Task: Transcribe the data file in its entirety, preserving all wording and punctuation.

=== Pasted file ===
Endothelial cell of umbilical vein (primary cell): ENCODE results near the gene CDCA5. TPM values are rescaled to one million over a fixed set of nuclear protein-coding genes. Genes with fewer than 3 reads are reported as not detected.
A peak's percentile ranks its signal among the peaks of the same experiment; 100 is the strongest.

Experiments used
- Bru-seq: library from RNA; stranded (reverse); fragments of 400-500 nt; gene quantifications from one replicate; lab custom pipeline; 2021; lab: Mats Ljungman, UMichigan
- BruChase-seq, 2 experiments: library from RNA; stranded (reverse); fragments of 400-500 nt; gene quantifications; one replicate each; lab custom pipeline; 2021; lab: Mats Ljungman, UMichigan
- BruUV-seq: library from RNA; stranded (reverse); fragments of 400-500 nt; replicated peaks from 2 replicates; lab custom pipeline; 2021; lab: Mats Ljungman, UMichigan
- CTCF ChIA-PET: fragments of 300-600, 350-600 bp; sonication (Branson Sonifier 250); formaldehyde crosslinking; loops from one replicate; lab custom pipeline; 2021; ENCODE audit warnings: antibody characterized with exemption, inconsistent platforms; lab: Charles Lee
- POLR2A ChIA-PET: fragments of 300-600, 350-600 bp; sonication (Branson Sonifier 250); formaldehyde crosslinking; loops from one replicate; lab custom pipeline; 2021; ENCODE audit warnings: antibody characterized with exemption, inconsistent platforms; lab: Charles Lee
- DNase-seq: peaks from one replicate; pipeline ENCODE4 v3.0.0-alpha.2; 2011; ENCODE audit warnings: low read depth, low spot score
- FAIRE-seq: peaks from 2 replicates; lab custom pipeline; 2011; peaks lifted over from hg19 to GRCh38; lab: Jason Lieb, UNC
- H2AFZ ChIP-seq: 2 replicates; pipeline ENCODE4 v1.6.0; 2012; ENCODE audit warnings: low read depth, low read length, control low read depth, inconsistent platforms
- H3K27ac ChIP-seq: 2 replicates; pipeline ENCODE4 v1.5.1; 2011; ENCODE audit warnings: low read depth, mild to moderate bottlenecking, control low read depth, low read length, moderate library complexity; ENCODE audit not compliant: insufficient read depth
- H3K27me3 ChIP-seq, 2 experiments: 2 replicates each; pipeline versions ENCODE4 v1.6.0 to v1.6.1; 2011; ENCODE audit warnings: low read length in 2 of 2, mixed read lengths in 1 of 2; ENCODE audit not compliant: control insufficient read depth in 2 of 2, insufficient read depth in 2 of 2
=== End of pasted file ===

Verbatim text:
Endothelial cell of umbilical vein (primary cell): ENCODE results near the gene CDCA5. TPM values are rescaled to one million over a fixed set of nuclear protein-coding genes. Genes with fewer than 3 reads are reported as not detected.
A peak's percentile ranks its signal among the peaks of the same experiment; 100 is the strongest.

Experiments used
- Bru-seq: library from RNA; stranded (reverse); fragments of 400-500 nt; gene quantifications from one replicate; lab custom pipeline; 2021; lab: Mats Ljungman, UMichigan
- BruChase-seq, 2 experiments: library from RNA; stranded (reverse); fragments of 400-500 nt; gene quantifications; one replicate each; lab custom pipeline; 2021; lab: Mats Ljungman, UMichigan
- BruUV-seq: library from RNA; stranded (reverse); fragments of 400-500 nt; replicated peaks from 2 replicates; lab custom pipeline; 2021; lab: Mats Ljungman, UMichigan
- CTCF ChIA-PET: fragments of 300-600, 350-600 bp; sonication (Branson Sonifier 250); formaldehyde crosslinking; loops from one replicate; lab custom pipeline; 2021; ENCODE audit warnings: antibody characterized with exemption, inconsistent platforms; lab: Charles Lee
- POLR2A ChIA-PET: fragments of 300-600, 350-600 bp; sonication (Branson Sonifier 250); formaldehyde crosslinking; loops from one replicate; lab custom pipeline; 2021; ENCODE audit warnings: antibody characterized with exemption, inconsistent platforms; lab: Charles Lee
- DNase-seq: peaks from one replicate; pipeline ENCODE4 v3.0.0-alpha.2; 2011; ENCODE audit warnings: low read depth, low spot score
- FAIRE-seq: peaks from 2 replicates; lab custom pipeline; 2011; peaks lifted over from hg19 to GRCh38; lab: Jason Lieb, UNC
- H2AFZ ChIP-seq: 2 replicates; pipeline ENCODE4 v1.6.0; 2012; ENCODE audit warnings: low read depth, low read length, control low read depth, inconsistent platforms
- H3K27ac ChIP-seq: 2 replicates; pipeline ENCODE4 v1.5.1; 2011; ENCODE audit warnings: low read depth, mild to moderate bottlenecking, control low read depth, low read length, moderate library complexity; ENCODE audit not compliant: insufficient read depth
- H3K27me3 ChIP-seq, 2 experiments: 2 replicates each; pipeline versions ENCODE4 v1.6.0 to v1.6.1; 2011; ENCODE audit warnings: low read length in 2 of 2, mixed read lengths in 1 of 2; ENCODE audit not compliant: control insufficient read depth in 2 of 2, insufficient read depth in 2 of 2